Chapters 51-52 (34% in)
  • Monte Cristo, although apparently indifferent, had not lost one word of this conversation, and his penetrating eye had even read a hidden secret in the embarrassed manner of the secretary.
    Chapters 53-54 (78% in)
  • Our family, although still rich (for my father's income amounts to half a million), has experienced many misfortunes, and I myself was, at the age of five years, taken away by the treachery of my tutor, so that for fifteen years I have not seen the author of my existence.
    Chapters 55-56 (50% in)
  • Besides, although she avoided coming within speaking distance, Valentine arranged so that Maximilian could see her pass and repass, and each time she went by, she managed, unperceived by her companion, to cast an expressive look at the young man, which seemed to say, "Have patience!
    Chapters 57-58 (3% in)
  • Because—I scarcely know why—but it has appeared as if Madame de Villefort secretly objected to the marriage, although she did not choose openly to oppose it.
    Chapters 57-58 (19% in)
  • M. Noirtier, although almost as immovable as a corpse, looked at the new-comers with a quick and intelligent expression, perceiving at once, by their ceremonious courtesy, that they were come on business of an unexpected and official character.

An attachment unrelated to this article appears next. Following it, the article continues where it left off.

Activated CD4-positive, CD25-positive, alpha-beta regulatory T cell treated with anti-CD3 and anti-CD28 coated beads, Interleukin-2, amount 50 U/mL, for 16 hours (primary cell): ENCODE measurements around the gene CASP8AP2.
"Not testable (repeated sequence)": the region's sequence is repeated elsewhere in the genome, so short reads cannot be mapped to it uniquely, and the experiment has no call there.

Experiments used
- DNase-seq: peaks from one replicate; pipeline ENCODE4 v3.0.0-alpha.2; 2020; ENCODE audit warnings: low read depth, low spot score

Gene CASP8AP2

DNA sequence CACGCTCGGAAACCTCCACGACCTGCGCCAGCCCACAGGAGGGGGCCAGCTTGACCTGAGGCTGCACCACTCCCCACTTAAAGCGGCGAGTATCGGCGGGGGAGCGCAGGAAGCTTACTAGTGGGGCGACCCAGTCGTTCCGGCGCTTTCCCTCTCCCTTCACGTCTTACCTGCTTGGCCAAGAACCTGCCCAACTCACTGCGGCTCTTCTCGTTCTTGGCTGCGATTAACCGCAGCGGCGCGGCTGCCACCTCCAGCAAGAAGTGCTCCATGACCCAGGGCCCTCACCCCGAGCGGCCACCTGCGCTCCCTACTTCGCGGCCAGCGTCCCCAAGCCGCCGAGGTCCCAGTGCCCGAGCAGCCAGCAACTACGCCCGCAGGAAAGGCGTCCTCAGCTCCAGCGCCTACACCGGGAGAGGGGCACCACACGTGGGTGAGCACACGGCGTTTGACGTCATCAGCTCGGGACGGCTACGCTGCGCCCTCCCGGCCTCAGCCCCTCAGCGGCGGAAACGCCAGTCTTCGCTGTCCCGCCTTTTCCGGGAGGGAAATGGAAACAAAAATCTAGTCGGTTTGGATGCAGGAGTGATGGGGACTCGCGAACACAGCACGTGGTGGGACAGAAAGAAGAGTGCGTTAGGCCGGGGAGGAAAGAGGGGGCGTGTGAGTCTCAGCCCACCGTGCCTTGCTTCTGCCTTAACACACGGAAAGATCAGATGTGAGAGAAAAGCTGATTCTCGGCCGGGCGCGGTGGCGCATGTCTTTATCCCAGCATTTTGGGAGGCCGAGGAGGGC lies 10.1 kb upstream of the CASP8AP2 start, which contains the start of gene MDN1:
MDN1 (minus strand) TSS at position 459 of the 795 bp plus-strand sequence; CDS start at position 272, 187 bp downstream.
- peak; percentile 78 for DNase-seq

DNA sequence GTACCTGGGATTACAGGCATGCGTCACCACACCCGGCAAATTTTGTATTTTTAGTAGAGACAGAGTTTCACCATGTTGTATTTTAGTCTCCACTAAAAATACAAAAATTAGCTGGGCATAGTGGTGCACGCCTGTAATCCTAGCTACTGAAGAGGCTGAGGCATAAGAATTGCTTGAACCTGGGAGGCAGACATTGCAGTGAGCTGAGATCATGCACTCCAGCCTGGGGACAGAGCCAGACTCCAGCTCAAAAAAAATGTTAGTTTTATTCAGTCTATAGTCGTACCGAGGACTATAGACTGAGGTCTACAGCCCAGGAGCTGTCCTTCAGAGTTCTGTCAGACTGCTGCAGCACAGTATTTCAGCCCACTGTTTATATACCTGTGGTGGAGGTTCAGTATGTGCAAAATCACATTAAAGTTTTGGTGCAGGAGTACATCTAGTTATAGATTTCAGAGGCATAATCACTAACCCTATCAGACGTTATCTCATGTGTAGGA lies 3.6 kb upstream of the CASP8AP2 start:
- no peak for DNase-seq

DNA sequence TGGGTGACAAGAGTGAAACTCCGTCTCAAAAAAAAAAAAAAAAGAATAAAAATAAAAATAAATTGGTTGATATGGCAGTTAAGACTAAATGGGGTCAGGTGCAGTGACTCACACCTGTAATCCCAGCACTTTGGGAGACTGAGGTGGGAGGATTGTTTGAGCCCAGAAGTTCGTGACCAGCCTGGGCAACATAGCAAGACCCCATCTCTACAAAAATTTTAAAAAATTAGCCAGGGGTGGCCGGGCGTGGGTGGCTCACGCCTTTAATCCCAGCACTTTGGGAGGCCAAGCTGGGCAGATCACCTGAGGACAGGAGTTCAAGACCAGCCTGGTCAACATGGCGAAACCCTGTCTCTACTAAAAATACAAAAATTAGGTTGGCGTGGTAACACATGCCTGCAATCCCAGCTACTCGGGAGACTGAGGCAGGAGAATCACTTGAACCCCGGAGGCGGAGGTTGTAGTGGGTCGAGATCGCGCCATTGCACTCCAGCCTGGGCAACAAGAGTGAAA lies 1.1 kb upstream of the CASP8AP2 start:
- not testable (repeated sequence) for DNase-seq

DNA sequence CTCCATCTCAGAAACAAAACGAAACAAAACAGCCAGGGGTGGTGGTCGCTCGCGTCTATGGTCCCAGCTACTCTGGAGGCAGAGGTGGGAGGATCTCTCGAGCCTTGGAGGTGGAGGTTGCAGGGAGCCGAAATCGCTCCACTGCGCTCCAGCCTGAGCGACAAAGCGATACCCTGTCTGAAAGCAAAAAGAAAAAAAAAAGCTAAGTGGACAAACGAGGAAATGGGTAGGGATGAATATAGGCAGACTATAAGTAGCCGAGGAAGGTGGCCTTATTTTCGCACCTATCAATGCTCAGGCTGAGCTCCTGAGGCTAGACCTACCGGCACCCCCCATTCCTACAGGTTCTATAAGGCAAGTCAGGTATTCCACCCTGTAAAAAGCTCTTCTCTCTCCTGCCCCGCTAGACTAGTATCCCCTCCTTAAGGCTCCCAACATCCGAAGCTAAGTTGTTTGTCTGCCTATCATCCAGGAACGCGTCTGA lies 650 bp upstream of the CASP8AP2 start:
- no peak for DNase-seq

Chapters 57-58 (59% in)
  • Noirtier's hair was long and white, and flowed over his shoulders; while in his eyes, shaded by thick black lashes, was concentrated, as it often happens with an organ which is used to the exclusion of the others, all the activity, address, force, and intelligence which were formerly diffused over his whole body; and so although the movement of the arm, the sound of the voice, and the agility of the body, were wanting, the speaking eye sufficed for all.
    Chapters 57-58 (61% in)